“You begin with a dot, stretch to a line and expand to the plane. Lothar Götz extends this conventional grammar of drawing into the third dimension, claiming the space of architecture as his drawing board. He does so with the precise vocabulary of geometric abstraction, all the while articulating it in his own poetic idiom of colour. Lothar is currently showing at David Risley Gallery,Copenhagen- Backstage.
Daniel Robert Hunziker *1965 Walenstadt CH, lives in Zürich.
Daniel has a special relationship to space, and space-relevant architectural practices are an integral part of his work. He integrates architecture into his work, which in turn incorporates the work within a specific location. Hunziker uses spatial stagings and constructions to make visible fractions of reality and project them outwards. His choice of materials is never random, nor the way in which he assembles them. Mixing nature and technical know-how, his works are not on a standard scale; in fact they often manipulate different scales and combine models with life-size structures, thereby allowing the viewer to take a fresh new look at his own perception of space and at the norms society imposes upon him. Daniel is currently showing at von Bartha Gallery in Basel – Its never been this close before.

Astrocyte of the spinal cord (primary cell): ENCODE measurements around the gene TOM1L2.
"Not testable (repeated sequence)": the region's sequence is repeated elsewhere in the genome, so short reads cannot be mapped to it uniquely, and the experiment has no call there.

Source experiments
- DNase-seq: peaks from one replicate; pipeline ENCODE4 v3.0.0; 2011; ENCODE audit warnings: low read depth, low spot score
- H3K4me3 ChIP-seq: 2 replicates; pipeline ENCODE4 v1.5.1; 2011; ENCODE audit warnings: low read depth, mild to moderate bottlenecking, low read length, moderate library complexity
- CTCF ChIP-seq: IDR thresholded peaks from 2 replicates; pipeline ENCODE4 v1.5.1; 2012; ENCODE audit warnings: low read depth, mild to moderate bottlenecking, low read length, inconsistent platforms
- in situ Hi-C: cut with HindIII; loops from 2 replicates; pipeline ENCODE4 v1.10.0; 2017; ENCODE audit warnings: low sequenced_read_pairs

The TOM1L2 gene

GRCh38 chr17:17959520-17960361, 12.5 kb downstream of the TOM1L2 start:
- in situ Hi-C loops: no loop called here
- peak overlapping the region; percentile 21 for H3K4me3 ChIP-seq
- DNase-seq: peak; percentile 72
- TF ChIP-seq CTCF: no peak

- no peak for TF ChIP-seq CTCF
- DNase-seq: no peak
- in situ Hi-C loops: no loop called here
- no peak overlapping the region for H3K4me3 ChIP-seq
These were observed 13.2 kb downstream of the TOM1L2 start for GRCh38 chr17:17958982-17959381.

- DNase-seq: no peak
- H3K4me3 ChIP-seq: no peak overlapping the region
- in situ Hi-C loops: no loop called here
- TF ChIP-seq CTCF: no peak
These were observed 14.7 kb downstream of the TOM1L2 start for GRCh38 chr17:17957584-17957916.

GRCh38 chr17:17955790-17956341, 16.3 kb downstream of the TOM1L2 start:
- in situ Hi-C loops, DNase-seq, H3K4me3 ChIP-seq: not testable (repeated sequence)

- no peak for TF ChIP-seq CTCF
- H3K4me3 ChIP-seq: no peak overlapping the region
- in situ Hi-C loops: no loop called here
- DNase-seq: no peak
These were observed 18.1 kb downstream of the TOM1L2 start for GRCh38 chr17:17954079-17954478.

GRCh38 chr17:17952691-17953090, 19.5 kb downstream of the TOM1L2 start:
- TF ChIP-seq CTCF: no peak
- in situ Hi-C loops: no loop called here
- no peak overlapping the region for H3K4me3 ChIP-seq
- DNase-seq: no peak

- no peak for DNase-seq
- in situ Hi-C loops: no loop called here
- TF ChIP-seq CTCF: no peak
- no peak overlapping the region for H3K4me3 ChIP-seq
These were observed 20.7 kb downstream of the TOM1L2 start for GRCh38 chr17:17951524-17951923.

Dieter Roth *1930 Hannover, DE, died 1998 Basel.
Dieter Roth was a German born Swiss artist best known for his artist books, editioned prints, sculptures and works from found materials. The dark undertone and furious, obsessive energy of his work ultimately separated him from many of the more lighthearted Fluxus artists. Perhaps despite himself, he was a fluent draftsman and expert printmaker, and his drawings and prints contained his wild energy within peculiarly virtuosic forms.
Emma Talbot *1969, Stourbridge UK, lives in London. Birmingham Institute of Art & Design (BA Fine Art) 1993-95, Royal College of Art, London (MA Painting) 1988-91
In Emma Talbot’s practice it is as much the mining of her own autobiography, as the biographies of others, both real, imaginary, and fictional, that is explored, sliced–open, edited and articulated. Micro memories and fantasies jostle on macro canvases. She negotiates the twentieth and twenty–first century struggle of the individual in life, in the family, at home, and in society through her work. The outcome is articulated directly onto canvas and paper, always with painter’s brush and always freehand.Emma is currently showing at Galerie Onrust in Amsterdam – Women – Snake – Bird.
Exhibition co-curated by Andrew Bick and Clare Goodwin